Spatio-temporal dynamics of global peatland extent and carbon stocks as simulated for the past twenty thousand years

Tuesday, 16 December 2014
Benjamin David Stocker1, Renato Spahni2 and Fortunat Joos2, (1)Imperial College London, London, United Kingdom, (2)University of Bern, Bern, Switzerland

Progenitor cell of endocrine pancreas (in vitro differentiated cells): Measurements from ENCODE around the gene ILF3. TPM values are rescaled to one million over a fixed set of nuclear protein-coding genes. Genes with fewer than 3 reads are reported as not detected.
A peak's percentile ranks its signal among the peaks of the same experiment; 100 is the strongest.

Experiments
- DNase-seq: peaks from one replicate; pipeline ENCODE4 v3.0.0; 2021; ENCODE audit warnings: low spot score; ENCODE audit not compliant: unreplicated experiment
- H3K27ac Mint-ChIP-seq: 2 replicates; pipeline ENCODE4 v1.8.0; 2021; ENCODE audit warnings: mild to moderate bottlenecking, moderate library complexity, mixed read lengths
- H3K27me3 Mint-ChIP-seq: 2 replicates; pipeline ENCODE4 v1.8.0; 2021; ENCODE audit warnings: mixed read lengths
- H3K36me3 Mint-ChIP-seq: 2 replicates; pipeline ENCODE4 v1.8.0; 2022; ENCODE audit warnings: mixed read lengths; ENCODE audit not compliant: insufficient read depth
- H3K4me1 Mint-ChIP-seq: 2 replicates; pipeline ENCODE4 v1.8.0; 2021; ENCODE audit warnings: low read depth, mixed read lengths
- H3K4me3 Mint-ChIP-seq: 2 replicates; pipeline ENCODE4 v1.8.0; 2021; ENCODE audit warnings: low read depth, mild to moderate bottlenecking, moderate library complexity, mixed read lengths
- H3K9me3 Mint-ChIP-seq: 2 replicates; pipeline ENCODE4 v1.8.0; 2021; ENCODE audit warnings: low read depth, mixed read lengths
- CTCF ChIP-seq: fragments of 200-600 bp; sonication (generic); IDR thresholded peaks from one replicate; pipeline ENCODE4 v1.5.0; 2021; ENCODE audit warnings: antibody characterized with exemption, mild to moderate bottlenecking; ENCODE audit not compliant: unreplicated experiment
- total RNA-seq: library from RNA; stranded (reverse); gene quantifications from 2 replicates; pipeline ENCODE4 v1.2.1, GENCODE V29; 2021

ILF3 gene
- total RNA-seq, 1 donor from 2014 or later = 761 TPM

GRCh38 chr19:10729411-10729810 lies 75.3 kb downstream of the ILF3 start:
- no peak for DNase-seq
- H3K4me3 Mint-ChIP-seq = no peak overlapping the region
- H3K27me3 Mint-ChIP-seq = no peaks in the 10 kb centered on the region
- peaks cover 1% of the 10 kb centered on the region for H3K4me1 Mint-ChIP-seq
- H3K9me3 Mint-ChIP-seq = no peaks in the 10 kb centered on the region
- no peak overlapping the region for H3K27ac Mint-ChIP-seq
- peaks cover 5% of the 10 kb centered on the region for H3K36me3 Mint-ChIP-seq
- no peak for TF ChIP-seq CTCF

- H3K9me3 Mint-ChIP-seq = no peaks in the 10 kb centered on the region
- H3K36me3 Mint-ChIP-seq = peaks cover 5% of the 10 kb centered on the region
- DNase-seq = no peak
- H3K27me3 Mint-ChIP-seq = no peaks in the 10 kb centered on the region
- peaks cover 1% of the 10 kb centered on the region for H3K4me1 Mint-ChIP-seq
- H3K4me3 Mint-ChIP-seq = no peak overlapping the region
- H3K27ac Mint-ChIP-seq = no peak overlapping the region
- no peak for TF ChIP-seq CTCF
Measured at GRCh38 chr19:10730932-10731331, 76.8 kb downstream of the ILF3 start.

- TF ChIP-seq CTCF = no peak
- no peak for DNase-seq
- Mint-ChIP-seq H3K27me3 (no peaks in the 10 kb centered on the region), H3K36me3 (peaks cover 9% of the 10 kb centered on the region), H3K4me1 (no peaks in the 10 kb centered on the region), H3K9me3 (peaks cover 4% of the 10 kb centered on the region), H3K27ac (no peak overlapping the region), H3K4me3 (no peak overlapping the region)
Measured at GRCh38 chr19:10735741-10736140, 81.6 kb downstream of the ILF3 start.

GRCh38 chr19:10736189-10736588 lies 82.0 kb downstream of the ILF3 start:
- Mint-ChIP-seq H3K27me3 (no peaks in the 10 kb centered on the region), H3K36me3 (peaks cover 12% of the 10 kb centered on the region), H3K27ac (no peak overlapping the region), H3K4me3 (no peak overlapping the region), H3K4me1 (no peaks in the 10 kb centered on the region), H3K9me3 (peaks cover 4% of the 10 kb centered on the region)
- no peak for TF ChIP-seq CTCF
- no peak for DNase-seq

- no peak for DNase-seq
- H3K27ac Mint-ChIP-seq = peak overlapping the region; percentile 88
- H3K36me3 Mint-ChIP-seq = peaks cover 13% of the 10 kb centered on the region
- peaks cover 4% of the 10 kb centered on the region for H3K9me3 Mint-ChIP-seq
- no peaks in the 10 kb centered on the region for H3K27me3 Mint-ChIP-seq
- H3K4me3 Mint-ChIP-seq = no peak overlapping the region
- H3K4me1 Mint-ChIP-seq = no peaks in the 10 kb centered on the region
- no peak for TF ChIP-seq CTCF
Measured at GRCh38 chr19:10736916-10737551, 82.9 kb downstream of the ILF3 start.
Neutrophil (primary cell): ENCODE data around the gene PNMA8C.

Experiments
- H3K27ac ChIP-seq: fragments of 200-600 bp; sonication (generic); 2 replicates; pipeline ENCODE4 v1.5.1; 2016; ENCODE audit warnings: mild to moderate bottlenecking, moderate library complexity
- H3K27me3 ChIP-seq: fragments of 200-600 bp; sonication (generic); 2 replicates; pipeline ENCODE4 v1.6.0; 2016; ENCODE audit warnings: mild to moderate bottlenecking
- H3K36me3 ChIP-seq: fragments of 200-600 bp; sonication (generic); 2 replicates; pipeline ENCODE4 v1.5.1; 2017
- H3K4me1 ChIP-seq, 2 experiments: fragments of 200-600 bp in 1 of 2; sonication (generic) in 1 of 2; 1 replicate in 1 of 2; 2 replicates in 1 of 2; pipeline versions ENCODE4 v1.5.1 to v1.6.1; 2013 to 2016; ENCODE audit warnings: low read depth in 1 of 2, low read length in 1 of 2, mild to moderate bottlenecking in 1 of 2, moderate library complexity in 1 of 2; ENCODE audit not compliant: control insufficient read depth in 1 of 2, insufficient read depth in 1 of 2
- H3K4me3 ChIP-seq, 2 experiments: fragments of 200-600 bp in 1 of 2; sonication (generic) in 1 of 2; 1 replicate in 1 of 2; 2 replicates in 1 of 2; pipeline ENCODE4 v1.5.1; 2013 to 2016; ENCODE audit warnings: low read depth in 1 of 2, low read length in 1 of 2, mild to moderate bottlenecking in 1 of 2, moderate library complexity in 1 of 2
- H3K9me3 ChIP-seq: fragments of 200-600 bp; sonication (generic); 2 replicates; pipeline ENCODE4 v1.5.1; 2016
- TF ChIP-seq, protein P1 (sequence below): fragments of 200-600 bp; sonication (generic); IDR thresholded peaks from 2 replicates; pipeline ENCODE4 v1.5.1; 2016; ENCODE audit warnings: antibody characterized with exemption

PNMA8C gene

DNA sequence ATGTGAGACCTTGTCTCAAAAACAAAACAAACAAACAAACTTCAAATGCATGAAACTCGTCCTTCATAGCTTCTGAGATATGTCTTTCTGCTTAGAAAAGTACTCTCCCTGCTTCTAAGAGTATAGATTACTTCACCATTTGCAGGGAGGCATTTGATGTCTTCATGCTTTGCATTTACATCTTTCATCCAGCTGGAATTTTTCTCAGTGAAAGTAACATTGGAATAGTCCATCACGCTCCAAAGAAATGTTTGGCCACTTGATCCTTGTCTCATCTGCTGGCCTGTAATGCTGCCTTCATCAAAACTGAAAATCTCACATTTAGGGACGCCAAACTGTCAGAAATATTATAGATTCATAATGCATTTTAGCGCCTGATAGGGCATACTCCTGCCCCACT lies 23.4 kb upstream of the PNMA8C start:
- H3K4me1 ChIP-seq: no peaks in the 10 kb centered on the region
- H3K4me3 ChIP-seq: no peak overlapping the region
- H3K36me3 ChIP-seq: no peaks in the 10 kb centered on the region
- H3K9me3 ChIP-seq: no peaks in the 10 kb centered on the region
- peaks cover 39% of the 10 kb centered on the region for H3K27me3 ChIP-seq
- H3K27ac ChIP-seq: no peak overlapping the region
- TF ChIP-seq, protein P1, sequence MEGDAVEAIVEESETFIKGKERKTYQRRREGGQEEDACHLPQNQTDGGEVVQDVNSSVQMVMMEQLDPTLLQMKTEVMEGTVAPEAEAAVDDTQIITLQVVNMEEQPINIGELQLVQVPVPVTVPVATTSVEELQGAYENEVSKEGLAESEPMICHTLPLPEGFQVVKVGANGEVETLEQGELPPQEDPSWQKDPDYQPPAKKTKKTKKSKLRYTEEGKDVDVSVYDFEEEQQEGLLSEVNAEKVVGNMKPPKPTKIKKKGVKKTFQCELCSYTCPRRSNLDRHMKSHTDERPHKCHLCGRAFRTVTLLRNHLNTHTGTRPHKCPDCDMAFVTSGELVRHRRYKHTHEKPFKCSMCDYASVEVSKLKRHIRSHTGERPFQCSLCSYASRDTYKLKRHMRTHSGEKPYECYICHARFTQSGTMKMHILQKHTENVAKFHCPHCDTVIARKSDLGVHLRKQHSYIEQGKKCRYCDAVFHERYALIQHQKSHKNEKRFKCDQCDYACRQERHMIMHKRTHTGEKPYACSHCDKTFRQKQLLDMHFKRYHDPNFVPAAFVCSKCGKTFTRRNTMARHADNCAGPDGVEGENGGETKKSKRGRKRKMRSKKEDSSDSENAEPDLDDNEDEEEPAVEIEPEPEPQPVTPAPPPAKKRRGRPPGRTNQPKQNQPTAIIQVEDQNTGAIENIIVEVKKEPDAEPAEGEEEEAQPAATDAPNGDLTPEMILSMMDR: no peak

Predicting the spatio-temporal dynamics of global peatlands is key to understanding their role under past and future climate change. However, our understanding of peatlands in the Earth System is limited and global modelling studies mostly rely on temporally fixed, prescribed maps of peatland extent, thereby neglecting changes in peatland coverage with climate as evidenced by paleoclimatic proxy information. For global-scale predictions of peatland extent and lateral dynamics, we combine criteria for (i) the ecosystem water balance, (ii) simulated peatland carbon (C) balance conditions, and (iii) the simulated inundation persistency. The latter is based on subgrid-scale topography information and the simulated soil water balance. This model is successful at capturing the spatial distribution and extent of major boreal and tropical peatland complexes and reveals the governing limitations to peatland occurrence across the globe. Peatlands covering large boreal lowlands are reproduced only when accounting for a positive feedback induced by the enhanced mean soil water holding capacity in peatland-dominated regions. Much of our understanding of the role of peatlands in the carbon cycle rests on measured basal dates and C accumulation rates of peat cores from of today's existing peatlands. This data suggest a C sink that has persisted since peat initiation. However, these sink estimates do not include carbon release from peatlands that have disappeared over the past thousands of years. We present results from an application of our model to varying climate boundary conditions as simulated for the transition from the Last Glacial Maximum (LGM) to the present-day. This reveals the spatial dynamics of peatlands in response to climatic shifts, ice sheet retreat, and sea level rise. In line with maps of pollen records of sphagnum cores, a northward shift of peatlands is simulated over the past 20,000 years. A large expansion of the total peatland area is simulated for the Eurasian continent. In South-East Asia, tropical peatlands, wide-spread at the LGM, are simulated to have been submerged by rising sea levels. Our results suggest that C stored in peatlands was around present-day levels at the LGM, dropped during the Deglaciation and accumulated gradually under stable climatic conditions during the Holocene.